- 10 whole lemons
- 1 1/2 cups pink lemonade
- 3 packages plain gelatin powder
- 1 1/2 cups of sweet tea vodka (I prefer Firefly…but it’s a bit more expensive than the other brands. Jeremiah Weed also makes a great version.)
1. Cut the lemons in half. Carefully scoop out the insides. (I used a sharp serrated knife to gently cut down the sides and then a spoon to scoop out the lemon. Make sure you don’t poke any holes in the lemon rind. A grapefruit spoon would be great for this.
2. Add lemonade to a saucepan. Sprinkle the gelatin over the juice and let it sit and “bloom” for 2 minutes.
3. Heat the lemonade over low hear, stirring constantly, until the gelatin as dissolved (about 5 minutes).
4. Allow it to cool slightly (so as not to cook off the alcohol) and stir in the vodka.
5. Pour or ladle the mixture into the empty lemon halves. (Fill all the way to the top because there will be a little shrinkage when the jello sets up.) I used a casserole dish to hold the lemon halves and I kind of squeezed them in so they wouldn’t move around. I also saw someone online put the lemon halves in muffin tins. Just make sure they don’t tip over.
6. Refrigerate for four hours or overnight.
7. Wait until you are ready to serve and flip the halves upside down and slice into wedges.
It really was so easy. The hardest part was scooping the lemons out. But that wasn’t so bad. Now I want to try some more of these recipes.
Enjoy! These were pretty strong. But very delicious!
We made these tasty lavash pizzas yesterday. I’d never done them and they were so easy! Just put directly on the rack in the oven (or on a pizza stone) at about 400 or 425. They only take about 5-8 minutes.
First one…pesto, shredded mozzarella, artichoke hearts, yellow and red cherry tomatoes, chopped grilled chicken, and feta. (We couldn’t wait to take a picture…sorry there’s a piece missing. Ha.)
Second one…fig jam, fresh sliced mozzarella…put that in oven. Then when you take it out, put prosciutto, arugula, and shaved parmesan on top.
Third one…shredded mozzarella, feta, mushrooms, green and red peppers, and topped with shaved parm.
Healthy, tasty, easy. Great for sitting around and snacking.
Emily’s bridal shower is next week and I wanted to try a fun, fancy, grown-up jello shooter for the party so I made these yesterday as a trial run. They were good…plenty of vodka, good taste, but they were very time-consuming (as anyone who has made layered jello very well knows). The invite and all the other stuff I’ve made for the shower is red and aqua, so I was stoked on myself for mixing lime and blueberry jello to get just the right aqua color. Ha.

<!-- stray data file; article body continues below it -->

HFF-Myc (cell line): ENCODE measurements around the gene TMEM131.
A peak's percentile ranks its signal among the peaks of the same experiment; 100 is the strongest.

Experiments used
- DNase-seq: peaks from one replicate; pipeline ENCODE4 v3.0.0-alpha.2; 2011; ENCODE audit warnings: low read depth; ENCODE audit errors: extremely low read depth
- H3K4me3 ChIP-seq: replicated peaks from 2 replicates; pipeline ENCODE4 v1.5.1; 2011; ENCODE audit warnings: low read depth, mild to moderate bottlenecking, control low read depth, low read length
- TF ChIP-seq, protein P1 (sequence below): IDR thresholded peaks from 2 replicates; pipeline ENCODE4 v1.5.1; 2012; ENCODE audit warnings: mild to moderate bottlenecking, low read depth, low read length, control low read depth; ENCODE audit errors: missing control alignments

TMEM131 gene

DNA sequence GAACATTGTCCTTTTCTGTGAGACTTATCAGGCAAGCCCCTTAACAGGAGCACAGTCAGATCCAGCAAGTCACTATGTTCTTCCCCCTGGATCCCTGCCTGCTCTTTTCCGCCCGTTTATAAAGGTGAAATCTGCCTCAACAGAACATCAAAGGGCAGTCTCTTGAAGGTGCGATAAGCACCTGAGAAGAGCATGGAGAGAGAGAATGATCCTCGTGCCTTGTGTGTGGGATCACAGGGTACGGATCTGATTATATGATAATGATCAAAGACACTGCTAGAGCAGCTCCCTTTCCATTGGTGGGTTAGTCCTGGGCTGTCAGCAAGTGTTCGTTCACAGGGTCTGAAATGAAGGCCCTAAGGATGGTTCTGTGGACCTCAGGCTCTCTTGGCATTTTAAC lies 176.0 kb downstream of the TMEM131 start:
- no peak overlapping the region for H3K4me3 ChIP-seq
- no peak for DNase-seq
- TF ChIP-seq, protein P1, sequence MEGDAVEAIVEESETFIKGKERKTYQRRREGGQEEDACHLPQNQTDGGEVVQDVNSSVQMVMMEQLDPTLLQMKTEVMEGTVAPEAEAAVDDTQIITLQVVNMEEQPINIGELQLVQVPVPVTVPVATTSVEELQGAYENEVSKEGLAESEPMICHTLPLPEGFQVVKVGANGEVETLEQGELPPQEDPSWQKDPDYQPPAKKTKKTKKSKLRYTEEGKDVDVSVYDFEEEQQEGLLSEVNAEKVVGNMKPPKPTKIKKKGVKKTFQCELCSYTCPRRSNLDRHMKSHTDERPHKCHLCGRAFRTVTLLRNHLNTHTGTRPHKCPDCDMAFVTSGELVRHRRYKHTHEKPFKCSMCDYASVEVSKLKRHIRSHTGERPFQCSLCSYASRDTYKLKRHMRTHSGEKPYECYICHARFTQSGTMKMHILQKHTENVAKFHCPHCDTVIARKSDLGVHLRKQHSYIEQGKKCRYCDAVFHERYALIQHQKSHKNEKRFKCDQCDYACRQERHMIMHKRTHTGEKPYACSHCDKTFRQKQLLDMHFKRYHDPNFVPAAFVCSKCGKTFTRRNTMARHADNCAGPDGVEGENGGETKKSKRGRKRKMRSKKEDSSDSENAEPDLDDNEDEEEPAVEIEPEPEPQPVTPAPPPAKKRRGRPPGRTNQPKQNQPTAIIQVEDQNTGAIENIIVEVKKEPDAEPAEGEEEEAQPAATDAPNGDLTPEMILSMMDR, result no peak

So these are layers of cherry jello, the lime and blueberry mixture, and condensed milk with gelatin. All three layers have a decent amount of vodka too. Packs a nice little punch for a shot.
Anyway, I don’t think I’m going to make these next weekend because I frankly don’t have the time to do all the layering with only one set of molds. But I’m going to try another version I found that hopefully will be just as cute.
RECIPE: GROWN-UP JELLO SHOOTERS
Here’s the recipe for these vodka jello shooters.
Basically, you pour one layer in and put it in fridge to set up. Then you pour the next layer and let it set up. Repeat in strips until you get to the top of the mold. Each layer takes between 5-8 minutes. You can’t add the next layer too soon because the layers will mix together. But you can’t wait too long because then the layers won’t stick together. I really feel for all the moms who make this treat for their kids. Without the vodka of course. Ha.
RECIPE: Summer Quinoa Salad
I make this easy quinoa salad a lot in the summer and eat it cold. You can really put whatever you want in it…and I switch it up all the time. Although I do tend to stick with mint, cilantro, and a cumin-lemon-lime-olive oil dressing because I love those flavors. Basil goes nicely as well. I’m taking this to a Memorial Day pool party at the Klawin’s tomorrow. Healthy and tasty.
- Snap peas
- Green onions
- Anaheim chili (or banana chili if you want less spice)
- Fresh mint
- Olive oil
- Salt and pepper to taste
1. Prepare quinoa according to package directions. (It’s usually one cup of quinoa to two cups of liquid. I used water, but you can also use stock for more flavor.) It takes about 20 minutes to cook.
2. Cut veggies or anything else you’re going to add to the quinoa. (Sometimes I used chopped chicken if I have leftovers. Sometimes I use vegetarian chick’n strips.)
3. Mix lemon juice, lime juice (or vinegar) with olive oil to make a simple vinaigrette. Add salt, pepper and a generous amount of cumin.